Sunday, 24 December 2017

Theories of Surplus Value, Part II, Chapter 11 - Part 1

[Chapter XI] Ricardo’s Theory of Rent.

[1. Historical Conditions for the Development of the Theory of Rent by Anderson and Ricardo]

Anderson had been concerned with agricultural prices throughout the 18th century, whereas Ricardo was only concerned with the period 1770-1815. It impacts the way both view things. In the first half of the 18th century, wheat prices were falling, and they were rising in the second half. That meant that Anderson did not see costs of production necessarily rising, as Ricardo did.

“Hence for Anderson, the law he discovered was in no way connected with a diminishing productivity of agriculture or a normal rise in the price of the product. For Ricardo however such a connection existed. Anderson believed that the abolition of the corn laws (at that time export premiums) caused the rise in prices during the second half of the eighteenth century. Ricardo knew that the introduction of corn laws (1815) was intended to prevent the fall in prices, and to a certain degree was bound to do so.” (p 236) 

Ricardo believed that, within any given territory, there would be diminishing returns, as continual increases in demand led to recourse to more inferior lands. Anderson, however, argued in favour of import duties, so as to provide some stability of prices so as to encourage capital investment. The consequence of such investment, he argued, would be not only to lift productivity overall, but to reduce the difference in fertility between the best and worst land.

“Consequently he [maintained] that this progressive development in itself—through the law of rent he discovered—would lead to increased productivity in agriculture and thereby to a fall in the average prices of agricultural produce.” (p 236-7) 

This was the opposite conclusion to that drawn by Malthus, who plagiarised Anderson's work. Both Anderson and Ricardo start from a position which would seem strange to people in continental Europe, Marx says.

“1. That there is no Landed property to shackle any desired investment of capital in land. 2. That expansion takes place from better land to worse (this process is absolute for Ricardo, provided one leaves out of account the interruptions caused by the response of science and industry; for Anderson the worse land is in turn transformed into better land and so it is relative). 3. That a sufficient amount of capital is always available for investment in agriculture.” (p 237) 

The supposition of no existing land ownership derives from the fact that capitalism in agriculture was well established, in England, and, wherever capital required land, for capitalist farming, it had simply ripped up existing feudal relations to meet its needs. That occurred with the clearing of estates, and the enclosure of land, for example. The supposition of the movement from better to worse land also stems from this longer history of capitalist farming. Within a relatively small territory, several centuries of capitalist farming had resulted in increasingly intensive production. For Ricardo, there is an absolute movement towards less fertile land, whereas for Anderson, the potential exists for continuing rises in productivity, and improvement of the worst soils, so that the movement is only relative. In other words, on the basis of continual development, even the worst soil may be more productive than was the best, in an earlier period.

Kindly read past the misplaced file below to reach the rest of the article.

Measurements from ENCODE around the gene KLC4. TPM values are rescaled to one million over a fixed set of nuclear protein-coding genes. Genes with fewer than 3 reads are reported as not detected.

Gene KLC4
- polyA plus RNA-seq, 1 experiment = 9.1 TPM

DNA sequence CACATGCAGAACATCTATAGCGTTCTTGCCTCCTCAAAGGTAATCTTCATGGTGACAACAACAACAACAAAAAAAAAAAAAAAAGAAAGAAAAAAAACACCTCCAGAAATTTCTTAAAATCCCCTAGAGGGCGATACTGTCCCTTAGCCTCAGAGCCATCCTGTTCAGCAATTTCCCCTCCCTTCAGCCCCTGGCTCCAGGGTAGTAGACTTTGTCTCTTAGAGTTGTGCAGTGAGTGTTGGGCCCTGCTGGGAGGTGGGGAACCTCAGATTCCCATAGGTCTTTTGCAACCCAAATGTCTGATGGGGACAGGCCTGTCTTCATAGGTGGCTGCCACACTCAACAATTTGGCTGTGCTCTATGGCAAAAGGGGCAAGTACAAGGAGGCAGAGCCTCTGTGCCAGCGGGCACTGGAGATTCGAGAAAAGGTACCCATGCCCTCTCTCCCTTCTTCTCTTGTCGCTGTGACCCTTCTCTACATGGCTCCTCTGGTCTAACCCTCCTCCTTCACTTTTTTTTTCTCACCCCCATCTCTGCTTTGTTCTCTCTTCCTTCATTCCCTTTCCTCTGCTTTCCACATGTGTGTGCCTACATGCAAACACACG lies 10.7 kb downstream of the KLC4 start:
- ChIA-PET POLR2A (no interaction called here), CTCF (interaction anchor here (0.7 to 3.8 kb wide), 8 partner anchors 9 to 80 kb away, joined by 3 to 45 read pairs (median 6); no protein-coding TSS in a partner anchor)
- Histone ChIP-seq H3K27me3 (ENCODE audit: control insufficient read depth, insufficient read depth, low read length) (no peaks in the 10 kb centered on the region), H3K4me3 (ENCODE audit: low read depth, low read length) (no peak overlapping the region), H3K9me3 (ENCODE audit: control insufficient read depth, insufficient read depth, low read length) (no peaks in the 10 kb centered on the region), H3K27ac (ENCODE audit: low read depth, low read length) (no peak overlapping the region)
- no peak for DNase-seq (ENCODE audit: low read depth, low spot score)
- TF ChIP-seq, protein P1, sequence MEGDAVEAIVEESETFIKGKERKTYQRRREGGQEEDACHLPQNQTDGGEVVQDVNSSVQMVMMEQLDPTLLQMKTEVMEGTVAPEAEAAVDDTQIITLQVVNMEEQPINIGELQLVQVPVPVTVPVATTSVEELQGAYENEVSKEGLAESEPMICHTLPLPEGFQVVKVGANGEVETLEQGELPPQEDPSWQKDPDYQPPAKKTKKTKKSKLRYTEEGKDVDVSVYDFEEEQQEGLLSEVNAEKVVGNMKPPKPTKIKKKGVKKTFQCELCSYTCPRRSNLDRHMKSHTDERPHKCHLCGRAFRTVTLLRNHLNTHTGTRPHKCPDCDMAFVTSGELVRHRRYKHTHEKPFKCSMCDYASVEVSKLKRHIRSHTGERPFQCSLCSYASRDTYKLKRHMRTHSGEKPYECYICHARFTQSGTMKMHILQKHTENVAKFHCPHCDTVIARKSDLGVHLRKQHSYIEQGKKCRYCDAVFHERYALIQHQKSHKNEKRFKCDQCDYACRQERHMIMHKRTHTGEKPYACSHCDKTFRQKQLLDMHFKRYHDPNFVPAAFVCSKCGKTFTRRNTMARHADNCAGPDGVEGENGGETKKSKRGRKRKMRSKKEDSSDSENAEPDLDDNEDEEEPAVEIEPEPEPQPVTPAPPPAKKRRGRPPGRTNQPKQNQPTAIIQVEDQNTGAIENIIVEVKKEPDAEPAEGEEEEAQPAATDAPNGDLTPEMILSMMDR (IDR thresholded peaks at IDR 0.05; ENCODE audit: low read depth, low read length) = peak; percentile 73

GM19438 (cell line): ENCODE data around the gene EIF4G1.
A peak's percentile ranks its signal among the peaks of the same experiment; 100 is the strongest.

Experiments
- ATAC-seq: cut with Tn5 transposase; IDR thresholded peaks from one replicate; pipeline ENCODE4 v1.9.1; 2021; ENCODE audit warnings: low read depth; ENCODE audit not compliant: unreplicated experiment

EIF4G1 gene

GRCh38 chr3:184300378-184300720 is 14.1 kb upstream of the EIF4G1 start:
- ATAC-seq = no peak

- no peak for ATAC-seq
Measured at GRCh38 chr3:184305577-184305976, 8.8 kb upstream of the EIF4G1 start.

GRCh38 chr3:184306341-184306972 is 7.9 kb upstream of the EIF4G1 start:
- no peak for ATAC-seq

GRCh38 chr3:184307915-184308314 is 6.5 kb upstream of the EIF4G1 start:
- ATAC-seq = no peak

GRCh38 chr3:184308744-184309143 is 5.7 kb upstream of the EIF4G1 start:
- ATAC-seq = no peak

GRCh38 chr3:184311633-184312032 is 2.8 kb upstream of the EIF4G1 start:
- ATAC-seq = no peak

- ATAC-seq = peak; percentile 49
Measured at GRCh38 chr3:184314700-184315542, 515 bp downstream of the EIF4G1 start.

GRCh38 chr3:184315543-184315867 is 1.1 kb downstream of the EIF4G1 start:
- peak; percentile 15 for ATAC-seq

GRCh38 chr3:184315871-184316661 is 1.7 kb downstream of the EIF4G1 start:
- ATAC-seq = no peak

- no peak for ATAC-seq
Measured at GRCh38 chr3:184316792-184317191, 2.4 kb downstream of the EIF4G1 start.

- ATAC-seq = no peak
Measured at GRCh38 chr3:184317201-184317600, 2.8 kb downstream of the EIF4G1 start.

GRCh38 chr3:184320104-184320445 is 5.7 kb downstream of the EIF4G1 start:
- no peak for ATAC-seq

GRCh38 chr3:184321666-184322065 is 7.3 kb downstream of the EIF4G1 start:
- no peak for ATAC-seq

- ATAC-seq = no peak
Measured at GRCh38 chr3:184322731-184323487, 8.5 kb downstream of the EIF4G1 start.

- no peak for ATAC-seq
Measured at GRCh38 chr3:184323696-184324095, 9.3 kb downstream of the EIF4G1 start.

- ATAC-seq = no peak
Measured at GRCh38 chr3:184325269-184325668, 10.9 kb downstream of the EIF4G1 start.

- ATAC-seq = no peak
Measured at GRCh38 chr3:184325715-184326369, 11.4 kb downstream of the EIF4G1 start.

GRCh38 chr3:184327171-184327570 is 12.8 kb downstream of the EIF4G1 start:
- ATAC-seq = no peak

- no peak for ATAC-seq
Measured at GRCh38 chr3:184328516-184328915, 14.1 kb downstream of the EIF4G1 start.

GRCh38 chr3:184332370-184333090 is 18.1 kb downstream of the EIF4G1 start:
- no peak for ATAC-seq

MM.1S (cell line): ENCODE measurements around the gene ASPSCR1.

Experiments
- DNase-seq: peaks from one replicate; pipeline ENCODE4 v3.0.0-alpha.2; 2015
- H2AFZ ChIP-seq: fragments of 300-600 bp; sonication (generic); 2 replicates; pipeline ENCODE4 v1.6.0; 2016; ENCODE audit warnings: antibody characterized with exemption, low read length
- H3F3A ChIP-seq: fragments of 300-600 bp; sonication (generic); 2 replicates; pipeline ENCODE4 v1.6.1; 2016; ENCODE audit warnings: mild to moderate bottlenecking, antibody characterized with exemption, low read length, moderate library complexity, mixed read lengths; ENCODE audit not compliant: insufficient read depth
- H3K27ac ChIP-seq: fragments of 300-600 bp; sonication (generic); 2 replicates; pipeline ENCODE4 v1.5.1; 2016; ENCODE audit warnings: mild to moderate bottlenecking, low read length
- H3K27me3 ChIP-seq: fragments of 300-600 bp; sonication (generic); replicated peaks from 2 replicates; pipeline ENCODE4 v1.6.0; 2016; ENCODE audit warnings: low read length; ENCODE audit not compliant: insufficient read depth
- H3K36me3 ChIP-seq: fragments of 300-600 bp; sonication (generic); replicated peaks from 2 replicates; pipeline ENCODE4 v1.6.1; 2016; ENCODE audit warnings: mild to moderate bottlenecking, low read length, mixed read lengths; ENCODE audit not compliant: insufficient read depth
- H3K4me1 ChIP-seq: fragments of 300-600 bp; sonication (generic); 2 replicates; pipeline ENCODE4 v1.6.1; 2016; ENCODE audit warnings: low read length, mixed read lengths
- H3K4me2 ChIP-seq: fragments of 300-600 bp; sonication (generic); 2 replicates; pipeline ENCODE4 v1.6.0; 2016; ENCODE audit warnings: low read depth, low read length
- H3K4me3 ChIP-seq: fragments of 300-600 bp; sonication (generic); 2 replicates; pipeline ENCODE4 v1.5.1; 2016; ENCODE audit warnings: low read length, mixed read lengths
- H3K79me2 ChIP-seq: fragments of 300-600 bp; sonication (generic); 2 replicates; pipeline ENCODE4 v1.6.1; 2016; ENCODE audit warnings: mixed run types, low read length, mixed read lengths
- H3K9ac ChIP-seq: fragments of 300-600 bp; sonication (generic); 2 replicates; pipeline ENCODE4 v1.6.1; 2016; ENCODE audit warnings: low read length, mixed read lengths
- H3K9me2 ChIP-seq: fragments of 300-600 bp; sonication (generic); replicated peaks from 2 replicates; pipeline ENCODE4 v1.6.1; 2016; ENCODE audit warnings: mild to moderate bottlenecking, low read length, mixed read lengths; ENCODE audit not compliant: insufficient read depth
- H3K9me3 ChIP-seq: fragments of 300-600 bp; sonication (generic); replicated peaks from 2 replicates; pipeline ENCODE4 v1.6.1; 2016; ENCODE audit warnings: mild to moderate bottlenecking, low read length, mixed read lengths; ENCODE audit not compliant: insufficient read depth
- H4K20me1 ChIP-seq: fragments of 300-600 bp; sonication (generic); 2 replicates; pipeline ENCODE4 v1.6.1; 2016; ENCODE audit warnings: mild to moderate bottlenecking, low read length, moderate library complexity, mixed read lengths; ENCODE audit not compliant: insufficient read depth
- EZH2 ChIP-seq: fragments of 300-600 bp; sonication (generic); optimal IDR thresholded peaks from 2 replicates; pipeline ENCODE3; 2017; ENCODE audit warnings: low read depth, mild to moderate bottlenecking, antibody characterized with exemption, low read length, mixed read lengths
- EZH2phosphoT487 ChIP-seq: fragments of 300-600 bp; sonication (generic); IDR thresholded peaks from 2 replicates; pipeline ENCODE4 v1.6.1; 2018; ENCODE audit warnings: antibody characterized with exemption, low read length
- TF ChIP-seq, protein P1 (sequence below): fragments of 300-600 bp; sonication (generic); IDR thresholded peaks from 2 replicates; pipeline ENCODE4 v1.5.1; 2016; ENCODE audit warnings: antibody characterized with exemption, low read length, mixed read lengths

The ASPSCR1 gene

But, there is another reason for this perspective. Agriculture arises around where people first settle. These first settlements only aim to meet the community's direct needs. There is no reason why the land first settled, therefore, is the most fertile. As communities expand, and technology improves, other areas of land may be cultivated that are more fertile. But, when capitalist agriculture commences, the imperative, from the beginning, is a production of commodities. So, when some capitalist countries, like Britain, develop colonies, those colonies develop production of specific agricultural commodities that can provide the largest profits. And, this is also why in some of these colonies, monocultures are created. As a result, such agriculture, in the colonies, seeks, from the the beginning, to locate the production of certain crops, in the most fertile soil, the development of large flocks of sheep, and herds of cattle, on the most effective grazing, and so on. Only as it needs to expand further, therefore, is it led to move on to less fertile land.

And, the supposition of a free flow of capital, to the most profitable spheres, was natural for Ricardo, living in a developed capitalist economy, compared to the situation in Germany, and other parts of Europe, where old feudal relations continued. Throughout these passages, Marx continually makes this contrast between the conditions of capitalist agriculture in England compared to the situation in Germany, and thereby contrasts the views of Ricardo, and the views of Rodbertus.

In England, there is no shortage of capital for investment in agriculture, although there were complaints of a lack of land. In fact, this shortage was pointed to by some writers, such as Wakefield and Chalmers, as a cause of the falling rate of profit. In Germany, farming was still largely undertaken by the landowner rather than capitalist farmers. These landowners had difficulty in borrowing money-capital. The criticism of Ricardo, by Rodbertus, and other European writers, therefore, merely reflected the lower level of development of production in Europe.

No comments: